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Psychology, Health and Wellbeing (Level 6) BSc (Hons)

University of Gloucestershire

What is Psychology, Health and Wellbeing (Level 6) BSc (Hons)?

Health and wellbeing have never before been so prominent in the ways we seek to evaluate and assess human experience. This course is designed particularly for students already qualified at Level 5 in a subject such as counselling, health and social care, or social and community work, and it explores health and wellbeing from the perspectives offered by psychology.

You’ll consider how psychological theory and research provide an understanding of health and wellbeing as situated and experienced in multiple social, political and economic contexts. You’ll also discover how psychology is applied within professional settings, through practices such as health psychology, counselling psychology and clinical psychology, to address health and wellbeing challenges.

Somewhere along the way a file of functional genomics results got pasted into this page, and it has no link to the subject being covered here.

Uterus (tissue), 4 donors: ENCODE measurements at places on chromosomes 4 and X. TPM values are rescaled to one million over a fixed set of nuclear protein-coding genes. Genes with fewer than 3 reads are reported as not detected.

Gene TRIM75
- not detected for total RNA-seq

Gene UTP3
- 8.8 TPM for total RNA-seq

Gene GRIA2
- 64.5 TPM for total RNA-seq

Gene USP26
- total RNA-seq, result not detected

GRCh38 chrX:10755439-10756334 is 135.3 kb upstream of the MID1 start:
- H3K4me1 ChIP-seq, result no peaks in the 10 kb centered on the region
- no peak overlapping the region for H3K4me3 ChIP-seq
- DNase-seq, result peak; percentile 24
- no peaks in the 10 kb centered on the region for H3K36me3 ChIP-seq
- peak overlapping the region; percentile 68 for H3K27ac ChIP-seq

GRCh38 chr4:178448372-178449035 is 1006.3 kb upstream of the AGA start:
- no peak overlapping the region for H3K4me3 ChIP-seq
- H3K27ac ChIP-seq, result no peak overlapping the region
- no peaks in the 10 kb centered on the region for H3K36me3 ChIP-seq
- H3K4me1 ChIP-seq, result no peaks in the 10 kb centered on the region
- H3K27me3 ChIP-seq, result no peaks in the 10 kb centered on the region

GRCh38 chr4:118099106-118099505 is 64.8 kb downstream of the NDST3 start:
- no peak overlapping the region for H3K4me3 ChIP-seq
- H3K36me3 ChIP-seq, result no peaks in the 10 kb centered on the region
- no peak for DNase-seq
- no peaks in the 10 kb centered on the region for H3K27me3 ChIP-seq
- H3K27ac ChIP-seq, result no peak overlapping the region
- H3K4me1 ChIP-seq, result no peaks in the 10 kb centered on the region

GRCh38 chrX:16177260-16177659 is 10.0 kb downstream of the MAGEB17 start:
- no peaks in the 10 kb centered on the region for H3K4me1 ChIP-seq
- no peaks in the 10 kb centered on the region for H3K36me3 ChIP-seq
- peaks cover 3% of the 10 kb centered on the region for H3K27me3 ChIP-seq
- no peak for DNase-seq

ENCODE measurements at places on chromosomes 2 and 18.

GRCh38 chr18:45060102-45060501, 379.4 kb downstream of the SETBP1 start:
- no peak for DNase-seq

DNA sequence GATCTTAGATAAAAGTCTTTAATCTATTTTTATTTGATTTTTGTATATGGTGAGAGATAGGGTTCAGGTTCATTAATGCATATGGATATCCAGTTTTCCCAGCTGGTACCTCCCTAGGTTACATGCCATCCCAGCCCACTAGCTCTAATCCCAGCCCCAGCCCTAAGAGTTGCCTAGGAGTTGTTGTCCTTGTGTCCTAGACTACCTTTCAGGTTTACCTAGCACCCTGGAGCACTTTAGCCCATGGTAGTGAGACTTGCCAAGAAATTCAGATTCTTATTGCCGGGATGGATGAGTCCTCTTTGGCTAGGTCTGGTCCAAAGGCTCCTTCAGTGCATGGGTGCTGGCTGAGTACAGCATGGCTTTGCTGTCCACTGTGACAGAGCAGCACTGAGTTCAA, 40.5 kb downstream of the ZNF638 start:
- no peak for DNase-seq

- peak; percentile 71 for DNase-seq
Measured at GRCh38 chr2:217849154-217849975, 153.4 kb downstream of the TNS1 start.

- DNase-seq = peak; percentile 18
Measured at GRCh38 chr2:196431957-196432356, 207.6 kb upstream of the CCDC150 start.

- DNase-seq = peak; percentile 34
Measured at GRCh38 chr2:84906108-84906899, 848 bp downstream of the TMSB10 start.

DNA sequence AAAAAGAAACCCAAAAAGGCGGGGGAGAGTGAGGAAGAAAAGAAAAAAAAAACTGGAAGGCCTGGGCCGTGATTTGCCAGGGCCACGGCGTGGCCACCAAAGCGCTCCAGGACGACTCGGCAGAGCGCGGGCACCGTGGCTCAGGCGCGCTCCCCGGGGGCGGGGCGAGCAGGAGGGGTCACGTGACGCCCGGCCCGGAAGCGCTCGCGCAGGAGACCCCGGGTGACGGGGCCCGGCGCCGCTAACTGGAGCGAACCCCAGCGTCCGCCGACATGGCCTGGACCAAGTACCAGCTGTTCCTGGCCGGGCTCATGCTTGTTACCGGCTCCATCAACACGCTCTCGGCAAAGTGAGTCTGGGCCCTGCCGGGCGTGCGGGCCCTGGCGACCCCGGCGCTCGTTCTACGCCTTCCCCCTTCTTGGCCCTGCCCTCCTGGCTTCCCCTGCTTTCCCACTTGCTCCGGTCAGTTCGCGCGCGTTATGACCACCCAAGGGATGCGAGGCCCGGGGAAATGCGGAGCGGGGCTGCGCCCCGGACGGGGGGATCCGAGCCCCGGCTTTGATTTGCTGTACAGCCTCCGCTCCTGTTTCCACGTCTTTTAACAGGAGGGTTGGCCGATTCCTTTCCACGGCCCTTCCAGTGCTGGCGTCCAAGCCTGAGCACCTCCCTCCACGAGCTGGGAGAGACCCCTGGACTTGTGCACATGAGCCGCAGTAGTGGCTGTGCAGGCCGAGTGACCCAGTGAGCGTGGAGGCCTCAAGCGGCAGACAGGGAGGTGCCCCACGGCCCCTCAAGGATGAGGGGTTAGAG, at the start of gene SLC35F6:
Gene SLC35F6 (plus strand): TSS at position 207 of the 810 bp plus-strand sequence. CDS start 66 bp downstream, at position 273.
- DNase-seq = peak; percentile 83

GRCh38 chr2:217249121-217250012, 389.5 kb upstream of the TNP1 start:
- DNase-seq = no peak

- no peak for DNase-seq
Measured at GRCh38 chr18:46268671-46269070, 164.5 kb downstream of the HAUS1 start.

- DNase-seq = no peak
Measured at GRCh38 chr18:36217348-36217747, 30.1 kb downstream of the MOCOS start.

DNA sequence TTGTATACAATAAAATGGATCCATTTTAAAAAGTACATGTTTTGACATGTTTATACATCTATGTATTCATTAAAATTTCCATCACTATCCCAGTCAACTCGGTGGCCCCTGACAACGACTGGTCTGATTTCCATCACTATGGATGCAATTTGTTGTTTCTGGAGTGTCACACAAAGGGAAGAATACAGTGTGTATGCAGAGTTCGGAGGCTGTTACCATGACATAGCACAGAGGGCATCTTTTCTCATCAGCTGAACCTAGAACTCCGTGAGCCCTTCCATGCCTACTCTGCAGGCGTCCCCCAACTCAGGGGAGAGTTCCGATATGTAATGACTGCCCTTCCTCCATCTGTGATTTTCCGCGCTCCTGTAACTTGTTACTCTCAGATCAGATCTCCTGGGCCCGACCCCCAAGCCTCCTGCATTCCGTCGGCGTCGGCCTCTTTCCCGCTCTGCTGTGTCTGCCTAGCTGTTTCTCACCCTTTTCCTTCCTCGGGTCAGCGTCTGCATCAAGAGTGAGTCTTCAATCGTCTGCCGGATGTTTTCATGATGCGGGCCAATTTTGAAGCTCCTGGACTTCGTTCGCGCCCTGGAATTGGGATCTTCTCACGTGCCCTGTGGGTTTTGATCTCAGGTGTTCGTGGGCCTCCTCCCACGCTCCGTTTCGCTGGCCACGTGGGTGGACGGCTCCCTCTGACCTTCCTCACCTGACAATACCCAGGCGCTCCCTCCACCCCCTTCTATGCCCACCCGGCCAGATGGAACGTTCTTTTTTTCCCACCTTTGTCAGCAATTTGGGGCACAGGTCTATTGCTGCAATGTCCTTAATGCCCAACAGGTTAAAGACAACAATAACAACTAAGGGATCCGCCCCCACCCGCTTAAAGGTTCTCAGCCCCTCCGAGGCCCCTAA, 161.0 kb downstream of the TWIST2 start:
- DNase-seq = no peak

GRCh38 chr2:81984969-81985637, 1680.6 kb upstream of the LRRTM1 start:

The core ethos of the programme is to develop critical thinkers who will bring these perspectives to their current practice or intended profession. We’ll support you to develop the skills needed to work effectively within evidence-based practice frameworks that draw on research evidence, clinician expertise, and client perspectives and values. Your research skills will be developed through an independent project on a topic of your choice, as you learn how psychological interventions and therapies are designed, delivered and evaluated.